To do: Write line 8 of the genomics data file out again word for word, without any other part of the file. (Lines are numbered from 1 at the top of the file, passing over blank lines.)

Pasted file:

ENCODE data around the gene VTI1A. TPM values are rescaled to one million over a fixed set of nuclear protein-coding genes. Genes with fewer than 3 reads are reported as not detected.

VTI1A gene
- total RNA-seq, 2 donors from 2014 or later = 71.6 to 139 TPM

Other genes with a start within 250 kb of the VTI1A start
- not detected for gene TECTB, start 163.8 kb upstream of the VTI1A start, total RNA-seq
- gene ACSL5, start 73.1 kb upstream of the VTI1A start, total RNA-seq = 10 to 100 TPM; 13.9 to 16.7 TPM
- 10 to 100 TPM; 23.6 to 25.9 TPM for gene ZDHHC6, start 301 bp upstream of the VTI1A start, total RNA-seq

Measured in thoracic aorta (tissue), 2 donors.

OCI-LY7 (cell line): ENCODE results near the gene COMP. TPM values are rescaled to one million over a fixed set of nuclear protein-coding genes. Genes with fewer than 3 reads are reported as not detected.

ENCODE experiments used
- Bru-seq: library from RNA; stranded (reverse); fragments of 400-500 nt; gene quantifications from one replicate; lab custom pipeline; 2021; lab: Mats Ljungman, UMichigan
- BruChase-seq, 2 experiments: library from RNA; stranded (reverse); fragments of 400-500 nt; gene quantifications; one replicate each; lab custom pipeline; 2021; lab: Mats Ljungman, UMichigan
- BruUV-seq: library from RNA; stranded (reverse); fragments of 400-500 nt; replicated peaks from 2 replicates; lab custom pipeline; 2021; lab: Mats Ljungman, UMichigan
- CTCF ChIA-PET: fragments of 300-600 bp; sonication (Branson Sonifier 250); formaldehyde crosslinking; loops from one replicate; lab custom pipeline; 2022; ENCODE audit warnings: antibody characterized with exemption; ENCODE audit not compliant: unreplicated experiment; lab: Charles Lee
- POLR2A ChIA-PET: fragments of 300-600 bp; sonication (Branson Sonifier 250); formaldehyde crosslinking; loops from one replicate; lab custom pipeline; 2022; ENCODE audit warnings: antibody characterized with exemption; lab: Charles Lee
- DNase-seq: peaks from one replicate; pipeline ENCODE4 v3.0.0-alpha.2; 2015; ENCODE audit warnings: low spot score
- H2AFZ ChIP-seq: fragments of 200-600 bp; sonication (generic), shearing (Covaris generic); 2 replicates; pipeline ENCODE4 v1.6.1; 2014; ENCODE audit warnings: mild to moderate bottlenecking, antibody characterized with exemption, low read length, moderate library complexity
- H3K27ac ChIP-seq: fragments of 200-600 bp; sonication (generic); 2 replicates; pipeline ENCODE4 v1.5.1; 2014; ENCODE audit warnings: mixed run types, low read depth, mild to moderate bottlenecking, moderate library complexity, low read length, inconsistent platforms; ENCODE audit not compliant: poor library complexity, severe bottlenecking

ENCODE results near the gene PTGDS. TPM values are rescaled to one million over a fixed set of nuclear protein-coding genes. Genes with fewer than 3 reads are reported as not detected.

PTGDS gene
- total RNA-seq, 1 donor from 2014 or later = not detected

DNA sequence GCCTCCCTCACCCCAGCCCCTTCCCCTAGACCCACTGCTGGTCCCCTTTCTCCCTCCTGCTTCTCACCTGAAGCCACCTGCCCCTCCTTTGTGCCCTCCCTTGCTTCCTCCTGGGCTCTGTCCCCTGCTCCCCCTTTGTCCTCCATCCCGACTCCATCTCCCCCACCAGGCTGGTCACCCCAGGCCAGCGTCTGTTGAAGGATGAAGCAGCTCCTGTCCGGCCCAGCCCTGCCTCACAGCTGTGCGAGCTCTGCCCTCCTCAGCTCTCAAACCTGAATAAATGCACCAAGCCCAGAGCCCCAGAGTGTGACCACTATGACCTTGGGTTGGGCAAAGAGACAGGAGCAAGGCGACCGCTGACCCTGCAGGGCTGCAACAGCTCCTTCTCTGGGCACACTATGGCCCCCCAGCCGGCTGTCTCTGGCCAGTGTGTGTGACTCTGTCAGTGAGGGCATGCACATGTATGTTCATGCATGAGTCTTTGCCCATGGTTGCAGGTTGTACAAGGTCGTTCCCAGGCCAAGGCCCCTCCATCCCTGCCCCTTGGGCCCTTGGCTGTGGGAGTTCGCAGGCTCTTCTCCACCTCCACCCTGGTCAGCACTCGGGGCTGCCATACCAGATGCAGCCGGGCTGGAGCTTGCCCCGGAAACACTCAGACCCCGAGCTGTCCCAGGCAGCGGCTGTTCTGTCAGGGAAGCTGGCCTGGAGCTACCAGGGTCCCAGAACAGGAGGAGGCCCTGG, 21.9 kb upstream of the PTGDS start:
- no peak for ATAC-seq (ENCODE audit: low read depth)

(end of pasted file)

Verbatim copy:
Measured in thoracic aorta (tissue), 2 donors.